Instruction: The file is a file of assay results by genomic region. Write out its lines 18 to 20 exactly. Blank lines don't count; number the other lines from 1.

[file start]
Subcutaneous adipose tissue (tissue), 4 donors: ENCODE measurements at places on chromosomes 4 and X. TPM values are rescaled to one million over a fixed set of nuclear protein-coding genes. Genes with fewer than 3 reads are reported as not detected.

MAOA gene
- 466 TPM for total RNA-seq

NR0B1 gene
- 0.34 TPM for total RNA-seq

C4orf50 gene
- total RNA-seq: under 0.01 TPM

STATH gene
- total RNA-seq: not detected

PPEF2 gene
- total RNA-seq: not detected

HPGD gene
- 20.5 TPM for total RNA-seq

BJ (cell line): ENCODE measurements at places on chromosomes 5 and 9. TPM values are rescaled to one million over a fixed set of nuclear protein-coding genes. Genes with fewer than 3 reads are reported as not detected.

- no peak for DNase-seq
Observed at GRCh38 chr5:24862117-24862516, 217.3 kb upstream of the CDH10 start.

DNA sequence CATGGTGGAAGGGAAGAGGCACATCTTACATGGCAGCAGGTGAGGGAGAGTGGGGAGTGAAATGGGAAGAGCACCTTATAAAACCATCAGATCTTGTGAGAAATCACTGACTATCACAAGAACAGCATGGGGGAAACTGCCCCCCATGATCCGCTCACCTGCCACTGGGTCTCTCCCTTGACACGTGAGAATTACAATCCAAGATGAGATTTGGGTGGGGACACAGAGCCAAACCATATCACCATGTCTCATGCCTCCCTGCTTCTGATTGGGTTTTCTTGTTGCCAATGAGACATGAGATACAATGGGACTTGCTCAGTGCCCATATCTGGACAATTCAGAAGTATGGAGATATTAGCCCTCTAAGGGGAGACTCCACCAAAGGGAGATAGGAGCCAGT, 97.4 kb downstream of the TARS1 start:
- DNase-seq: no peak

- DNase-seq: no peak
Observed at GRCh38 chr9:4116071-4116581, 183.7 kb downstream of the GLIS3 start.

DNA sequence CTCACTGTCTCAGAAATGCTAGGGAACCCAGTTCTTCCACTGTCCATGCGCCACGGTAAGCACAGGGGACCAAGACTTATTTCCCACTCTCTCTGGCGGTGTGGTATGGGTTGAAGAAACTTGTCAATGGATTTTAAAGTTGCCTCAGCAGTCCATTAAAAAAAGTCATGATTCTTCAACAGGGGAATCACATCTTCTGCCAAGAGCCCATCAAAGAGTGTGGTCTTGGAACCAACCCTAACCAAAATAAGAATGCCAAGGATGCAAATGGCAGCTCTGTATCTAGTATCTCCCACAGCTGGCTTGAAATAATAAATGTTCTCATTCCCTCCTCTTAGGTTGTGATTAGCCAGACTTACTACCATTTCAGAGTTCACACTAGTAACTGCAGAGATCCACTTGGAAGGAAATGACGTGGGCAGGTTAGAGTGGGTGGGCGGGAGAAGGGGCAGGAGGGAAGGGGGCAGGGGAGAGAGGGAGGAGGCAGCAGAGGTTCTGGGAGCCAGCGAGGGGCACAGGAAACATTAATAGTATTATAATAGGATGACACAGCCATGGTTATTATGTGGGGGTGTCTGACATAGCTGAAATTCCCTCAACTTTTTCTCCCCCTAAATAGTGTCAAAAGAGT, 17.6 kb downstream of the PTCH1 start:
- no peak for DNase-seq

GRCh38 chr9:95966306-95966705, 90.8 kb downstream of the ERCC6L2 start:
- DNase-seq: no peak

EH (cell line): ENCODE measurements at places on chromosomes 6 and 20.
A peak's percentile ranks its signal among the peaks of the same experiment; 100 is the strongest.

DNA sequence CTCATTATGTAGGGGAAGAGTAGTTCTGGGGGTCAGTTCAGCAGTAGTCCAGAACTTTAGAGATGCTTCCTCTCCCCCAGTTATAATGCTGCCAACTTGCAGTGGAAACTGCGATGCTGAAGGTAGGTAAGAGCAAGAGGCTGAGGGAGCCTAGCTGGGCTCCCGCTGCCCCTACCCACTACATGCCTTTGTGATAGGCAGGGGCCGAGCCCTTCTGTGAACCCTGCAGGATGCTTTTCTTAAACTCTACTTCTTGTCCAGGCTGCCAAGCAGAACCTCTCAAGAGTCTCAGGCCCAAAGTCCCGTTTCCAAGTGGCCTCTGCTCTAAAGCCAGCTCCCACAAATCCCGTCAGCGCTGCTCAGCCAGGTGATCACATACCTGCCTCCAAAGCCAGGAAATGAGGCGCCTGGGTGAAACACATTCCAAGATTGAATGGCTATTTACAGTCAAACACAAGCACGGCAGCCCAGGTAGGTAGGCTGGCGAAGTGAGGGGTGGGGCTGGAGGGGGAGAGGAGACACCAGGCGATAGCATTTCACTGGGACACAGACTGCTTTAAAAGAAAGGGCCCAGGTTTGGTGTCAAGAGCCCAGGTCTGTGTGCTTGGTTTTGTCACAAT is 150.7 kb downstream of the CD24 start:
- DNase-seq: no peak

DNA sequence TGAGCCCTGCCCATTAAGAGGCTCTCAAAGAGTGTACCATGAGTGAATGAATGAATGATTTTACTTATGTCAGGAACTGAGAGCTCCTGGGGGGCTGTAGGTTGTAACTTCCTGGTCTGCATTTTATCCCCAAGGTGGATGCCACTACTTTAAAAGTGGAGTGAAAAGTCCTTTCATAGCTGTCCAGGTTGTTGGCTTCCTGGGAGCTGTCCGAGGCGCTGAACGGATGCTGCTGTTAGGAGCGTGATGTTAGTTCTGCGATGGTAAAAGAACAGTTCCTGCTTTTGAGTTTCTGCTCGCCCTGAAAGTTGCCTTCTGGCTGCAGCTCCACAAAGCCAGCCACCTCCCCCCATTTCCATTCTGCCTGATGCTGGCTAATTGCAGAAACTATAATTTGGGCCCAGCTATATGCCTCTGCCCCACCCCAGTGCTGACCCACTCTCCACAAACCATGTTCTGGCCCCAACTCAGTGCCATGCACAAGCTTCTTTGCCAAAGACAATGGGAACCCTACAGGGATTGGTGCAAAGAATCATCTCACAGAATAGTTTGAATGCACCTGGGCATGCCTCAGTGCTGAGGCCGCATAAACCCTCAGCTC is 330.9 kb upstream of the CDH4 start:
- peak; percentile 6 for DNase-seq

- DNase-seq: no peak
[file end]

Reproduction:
- DNase-seq: no peak

- DNase-seq: no peak
Observed at GRCh38 chr9:4116071-4116581, 183.7 kb downstream of the GLIS3 start.